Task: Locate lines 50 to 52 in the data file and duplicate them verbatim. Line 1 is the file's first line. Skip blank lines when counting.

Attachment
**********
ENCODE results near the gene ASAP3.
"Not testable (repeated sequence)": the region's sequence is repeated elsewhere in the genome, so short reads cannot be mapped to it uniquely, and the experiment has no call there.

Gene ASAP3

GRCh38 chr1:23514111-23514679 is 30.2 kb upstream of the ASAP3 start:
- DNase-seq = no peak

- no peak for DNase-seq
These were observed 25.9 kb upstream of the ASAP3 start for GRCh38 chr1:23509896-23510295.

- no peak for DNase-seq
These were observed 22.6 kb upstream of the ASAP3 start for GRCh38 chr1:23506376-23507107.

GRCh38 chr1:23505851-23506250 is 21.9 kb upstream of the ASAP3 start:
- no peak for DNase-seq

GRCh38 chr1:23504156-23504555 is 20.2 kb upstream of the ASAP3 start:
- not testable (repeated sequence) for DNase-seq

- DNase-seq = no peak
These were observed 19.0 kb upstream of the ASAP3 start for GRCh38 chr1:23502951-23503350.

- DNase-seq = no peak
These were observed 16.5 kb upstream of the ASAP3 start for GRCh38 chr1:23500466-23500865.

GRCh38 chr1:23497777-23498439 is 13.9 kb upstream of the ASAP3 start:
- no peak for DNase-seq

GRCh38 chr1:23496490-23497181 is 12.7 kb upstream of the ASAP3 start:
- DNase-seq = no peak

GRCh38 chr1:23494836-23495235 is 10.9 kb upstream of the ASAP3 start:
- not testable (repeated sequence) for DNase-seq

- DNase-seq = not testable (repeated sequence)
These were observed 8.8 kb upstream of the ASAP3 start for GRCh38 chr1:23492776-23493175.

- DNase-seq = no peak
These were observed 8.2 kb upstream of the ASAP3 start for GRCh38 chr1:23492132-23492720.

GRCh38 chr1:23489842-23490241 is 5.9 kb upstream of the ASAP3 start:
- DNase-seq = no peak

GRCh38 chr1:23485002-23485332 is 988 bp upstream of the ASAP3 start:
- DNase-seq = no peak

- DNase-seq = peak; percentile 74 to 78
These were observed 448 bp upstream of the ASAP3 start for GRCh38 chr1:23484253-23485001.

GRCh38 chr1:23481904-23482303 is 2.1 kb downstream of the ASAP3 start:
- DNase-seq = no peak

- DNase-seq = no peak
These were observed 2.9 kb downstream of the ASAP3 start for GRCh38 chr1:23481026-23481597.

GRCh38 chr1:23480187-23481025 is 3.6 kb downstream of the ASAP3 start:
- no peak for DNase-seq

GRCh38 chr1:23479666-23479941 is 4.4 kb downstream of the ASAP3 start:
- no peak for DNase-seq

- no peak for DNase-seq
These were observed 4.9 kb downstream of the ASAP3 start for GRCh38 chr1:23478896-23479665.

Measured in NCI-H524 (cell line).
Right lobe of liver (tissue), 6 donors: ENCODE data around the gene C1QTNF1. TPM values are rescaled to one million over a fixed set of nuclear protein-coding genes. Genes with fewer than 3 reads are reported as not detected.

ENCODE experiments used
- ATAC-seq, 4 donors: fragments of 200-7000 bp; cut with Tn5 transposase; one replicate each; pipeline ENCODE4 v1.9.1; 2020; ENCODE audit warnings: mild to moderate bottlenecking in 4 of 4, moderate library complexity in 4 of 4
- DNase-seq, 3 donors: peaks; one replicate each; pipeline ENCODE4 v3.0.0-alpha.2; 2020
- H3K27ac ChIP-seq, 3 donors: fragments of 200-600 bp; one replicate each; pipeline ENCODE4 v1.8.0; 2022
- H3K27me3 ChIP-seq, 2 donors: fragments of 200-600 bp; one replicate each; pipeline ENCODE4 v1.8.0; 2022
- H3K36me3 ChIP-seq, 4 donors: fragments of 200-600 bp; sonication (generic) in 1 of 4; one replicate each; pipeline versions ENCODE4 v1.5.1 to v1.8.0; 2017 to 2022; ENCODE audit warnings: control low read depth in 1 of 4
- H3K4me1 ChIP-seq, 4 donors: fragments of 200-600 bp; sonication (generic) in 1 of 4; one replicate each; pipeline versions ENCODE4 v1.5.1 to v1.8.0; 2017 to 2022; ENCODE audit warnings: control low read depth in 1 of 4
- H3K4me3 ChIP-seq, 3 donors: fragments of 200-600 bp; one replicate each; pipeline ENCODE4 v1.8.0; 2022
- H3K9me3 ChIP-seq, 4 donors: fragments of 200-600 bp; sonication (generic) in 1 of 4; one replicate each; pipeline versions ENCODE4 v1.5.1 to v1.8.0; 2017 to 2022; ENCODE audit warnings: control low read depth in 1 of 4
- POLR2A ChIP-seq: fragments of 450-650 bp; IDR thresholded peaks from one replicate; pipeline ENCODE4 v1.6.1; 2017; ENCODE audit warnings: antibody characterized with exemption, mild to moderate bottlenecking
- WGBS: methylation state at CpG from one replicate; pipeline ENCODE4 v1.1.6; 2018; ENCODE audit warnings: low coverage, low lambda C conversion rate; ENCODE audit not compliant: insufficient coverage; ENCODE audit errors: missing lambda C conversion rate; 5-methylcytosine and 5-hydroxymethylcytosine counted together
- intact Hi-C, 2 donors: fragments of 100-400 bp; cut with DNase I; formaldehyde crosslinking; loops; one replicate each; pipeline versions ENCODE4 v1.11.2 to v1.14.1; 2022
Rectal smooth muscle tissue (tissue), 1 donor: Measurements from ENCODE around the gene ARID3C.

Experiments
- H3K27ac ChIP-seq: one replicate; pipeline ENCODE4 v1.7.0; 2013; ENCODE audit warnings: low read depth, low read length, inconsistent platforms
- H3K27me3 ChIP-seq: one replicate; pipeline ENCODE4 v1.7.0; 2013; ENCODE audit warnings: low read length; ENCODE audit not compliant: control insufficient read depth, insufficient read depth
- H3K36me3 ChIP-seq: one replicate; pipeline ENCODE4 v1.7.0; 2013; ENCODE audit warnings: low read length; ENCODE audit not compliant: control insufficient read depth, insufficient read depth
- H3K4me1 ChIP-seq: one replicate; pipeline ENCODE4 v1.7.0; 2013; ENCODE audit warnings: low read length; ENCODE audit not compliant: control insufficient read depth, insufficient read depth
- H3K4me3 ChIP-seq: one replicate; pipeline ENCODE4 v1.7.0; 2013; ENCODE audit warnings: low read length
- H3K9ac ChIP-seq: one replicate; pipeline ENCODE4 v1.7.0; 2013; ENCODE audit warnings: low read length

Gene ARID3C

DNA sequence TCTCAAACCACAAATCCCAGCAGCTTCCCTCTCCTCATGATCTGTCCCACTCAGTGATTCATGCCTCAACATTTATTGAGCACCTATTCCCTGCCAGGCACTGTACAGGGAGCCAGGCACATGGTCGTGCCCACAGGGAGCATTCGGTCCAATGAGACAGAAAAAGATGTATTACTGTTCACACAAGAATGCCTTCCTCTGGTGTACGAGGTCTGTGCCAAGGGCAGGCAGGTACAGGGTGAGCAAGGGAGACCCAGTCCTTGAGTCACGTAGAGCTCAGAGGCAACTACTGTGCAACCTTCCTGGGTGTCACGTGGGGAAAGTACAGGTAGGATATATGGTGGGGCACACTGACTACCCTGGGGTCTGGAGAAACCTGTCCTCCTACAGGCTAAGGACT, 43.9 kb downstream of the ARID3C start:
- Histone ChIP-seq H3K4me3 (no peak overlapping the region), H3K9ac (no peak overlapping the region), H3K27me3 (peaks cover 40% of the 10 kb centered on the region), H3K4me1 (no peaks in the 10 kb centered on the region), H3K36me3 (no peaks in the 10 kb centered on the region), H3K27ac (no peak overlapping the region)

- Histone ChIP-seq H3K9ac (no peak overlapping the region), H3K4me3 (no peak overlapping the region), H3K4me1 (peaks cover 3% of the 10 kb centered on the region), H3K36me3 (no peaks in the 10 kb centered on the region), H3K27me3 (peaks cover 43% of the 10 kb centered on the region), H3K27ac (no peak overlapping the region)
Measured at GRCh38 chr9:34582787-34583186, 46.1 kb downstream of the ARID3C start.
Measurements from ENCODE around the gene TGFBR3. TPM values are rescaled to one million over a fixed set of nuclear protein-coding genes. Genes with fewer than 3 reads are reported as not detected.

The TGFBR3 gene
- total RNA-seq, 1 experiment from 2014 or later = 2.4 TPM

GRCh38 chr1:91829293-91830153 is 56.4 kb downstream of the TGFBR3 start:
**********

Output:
- H3K27me3 ChIP-seq, 2 donors: fragments of 200-600 bp; one replicate each; pipeline ENCODE4 v1.8.0; 2022
- H3K36me3 ChIP-seq, 4 donors: fragments of 200-600 bp; sonication (generic) in 1 of 4; one replicate each; pipeline versions ENCODE4 v1.5.1 to v1.8.0; 2017 to 2022; ENCODE audit warnings: control low read depth in 1 of 4
- H3K4me1 ChIP-seq, 4 donors: fragments of 200-600 bp; sonication (generic) in 1 of 4; one replicate each; pipeline versions ENCODE4 v1.5.1 to v1.8.0; 2017 to 2022; ENCODE audit warnings: control low read depth in 1 of 4